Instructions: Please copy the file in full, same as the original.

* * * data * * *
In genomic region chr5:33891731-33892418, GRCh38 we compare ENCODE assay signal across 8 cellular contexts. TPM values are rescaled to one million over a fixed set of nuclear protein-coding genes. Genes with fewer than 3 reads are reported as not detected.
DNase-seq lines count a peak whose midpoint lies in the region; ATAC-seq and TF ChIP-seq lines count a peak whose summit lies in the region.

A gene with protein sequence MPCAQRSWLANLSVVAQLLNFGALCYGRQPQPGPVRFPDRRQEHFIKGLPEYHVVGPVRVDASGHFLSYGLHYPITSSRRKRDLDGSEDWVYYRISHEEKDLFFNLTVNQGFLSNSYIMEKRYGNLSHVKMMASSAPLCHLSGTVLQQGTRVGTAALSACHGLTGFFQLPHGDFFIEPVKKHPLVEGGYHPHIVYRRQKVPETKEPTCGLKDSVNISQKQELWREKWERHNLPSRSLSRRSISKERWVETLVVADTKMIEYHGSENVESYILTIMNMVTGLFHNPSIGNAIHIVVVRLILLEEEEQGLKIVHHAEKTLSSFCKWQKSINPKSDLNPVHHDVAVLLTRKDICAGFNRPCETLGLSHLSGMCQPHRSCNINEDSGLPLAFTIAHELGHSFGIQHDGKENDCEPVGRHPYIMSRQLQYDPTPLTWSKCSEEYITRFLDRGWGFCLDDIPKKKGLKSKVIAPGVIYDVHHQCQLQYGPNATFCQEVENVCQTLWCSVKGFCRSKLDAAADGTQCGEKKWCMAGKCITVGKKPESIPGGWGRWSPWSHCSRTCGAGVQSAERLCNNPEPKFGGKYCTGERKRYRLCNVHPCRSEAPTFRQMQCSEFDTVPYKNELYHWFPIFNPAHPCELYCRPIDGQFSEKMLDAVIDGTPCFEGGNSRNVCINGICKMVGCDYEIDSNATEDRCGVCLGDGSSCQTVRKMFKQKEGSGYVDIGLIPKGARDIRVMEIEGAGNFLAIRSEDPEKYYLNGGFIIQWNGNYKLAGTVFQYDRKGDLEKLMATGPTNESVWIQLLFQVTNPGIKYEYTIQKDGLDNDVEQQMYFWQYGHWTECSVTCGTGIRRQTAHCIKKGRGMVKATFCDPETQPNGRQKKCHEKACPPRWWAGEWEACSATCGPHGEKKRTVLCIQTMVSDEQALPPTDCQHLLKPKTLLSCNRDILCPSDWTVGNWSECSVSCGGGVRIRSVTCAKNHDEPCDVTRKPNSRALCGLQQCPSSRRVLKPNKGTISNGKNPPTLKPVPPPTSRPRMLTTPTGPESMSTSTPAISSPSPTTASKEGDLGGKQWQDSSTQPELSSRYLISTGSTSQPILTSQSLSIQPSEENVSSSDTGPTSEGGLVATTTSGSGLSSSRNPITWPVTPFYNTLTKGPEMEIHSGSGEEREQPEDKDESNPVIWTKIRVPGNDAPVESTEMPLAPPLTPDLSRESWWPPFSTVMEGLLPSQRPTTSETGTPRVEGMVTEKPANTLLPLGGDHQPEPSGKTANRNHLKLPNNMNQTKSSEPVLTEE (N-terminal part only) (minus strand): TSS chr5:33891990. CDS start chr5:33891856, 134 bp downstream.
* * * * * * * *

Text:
In genomic region chr5:33891731-33892418, GRCh38 we compare ENCODE assay signal across 8 cellular contexts. TPM values are rescaled to one million over a fixed set of nuclear protein-coding genes. Genes with fewer than 3 reads are reported as not detected.
DNase-seq lines count a peak whose midpoint lies in the region; ATAC-seq and TF ChIP-seq lines count a peak whose summit lies in the region.

A gene with protein sequence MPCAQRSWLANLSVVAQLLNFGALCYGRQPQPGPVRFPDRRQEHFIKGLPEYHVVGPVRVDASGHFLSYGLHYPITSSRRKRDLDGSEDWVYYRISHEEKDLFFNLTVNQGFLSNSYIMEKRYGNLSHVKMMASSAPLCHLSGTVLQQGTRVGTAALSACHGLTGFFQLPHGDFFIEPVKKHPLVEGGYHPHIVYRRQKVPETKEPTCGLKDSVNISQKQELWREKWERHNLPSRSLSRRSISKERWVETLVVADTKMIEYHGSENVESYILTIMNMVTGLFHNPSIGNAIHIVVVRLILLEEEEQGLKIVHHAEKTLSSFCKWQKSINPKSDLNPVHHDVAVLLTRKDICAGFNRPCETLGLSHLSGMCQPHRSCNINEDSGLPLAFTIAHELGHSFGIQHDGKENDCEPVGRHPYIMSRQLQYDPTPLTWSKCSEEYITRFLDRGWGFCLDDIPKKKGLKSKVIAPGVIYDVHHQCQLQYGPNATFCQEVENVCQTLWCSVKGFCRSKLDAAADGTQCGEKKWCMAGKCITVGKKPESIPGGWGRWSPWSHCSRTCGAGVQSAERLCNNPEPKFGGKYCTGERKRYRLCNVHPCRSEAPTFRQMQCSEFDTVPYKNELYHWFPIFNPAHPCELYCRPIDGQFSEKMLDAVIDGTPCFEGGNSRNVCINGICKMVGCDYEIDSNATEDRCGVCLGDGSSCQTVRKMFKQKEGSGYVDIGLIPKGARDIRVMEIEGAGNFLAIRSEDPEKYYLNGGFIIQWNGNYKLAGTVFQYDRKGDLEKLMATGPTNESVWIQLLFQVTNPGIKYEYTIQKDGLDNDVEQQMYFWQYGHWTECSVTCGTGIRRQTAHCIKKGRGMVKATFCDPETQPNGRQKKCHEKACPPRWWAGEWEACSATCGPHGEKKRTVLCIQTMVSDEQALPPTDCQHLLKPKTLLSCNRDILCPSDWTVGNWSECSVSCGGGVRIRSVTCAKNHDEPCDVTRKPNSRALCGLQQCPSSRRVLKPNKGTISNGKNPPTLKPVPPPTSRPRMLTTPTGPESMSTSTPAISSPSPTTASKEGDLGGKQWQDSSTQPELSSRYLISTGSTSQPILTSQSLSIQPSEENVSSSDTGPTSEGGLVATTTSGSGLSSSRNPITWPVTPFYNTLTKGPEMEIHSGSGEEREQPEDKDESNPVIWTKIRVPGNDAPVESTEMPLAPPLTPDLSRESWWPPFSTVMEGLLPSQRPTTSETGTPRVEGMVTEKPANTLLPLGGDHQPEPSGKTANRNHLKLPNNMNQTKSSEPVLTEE (N-terminal part only) (minus strand): TSS chr5:33891990. CDS start chr5:33891856, 134 bp downstream.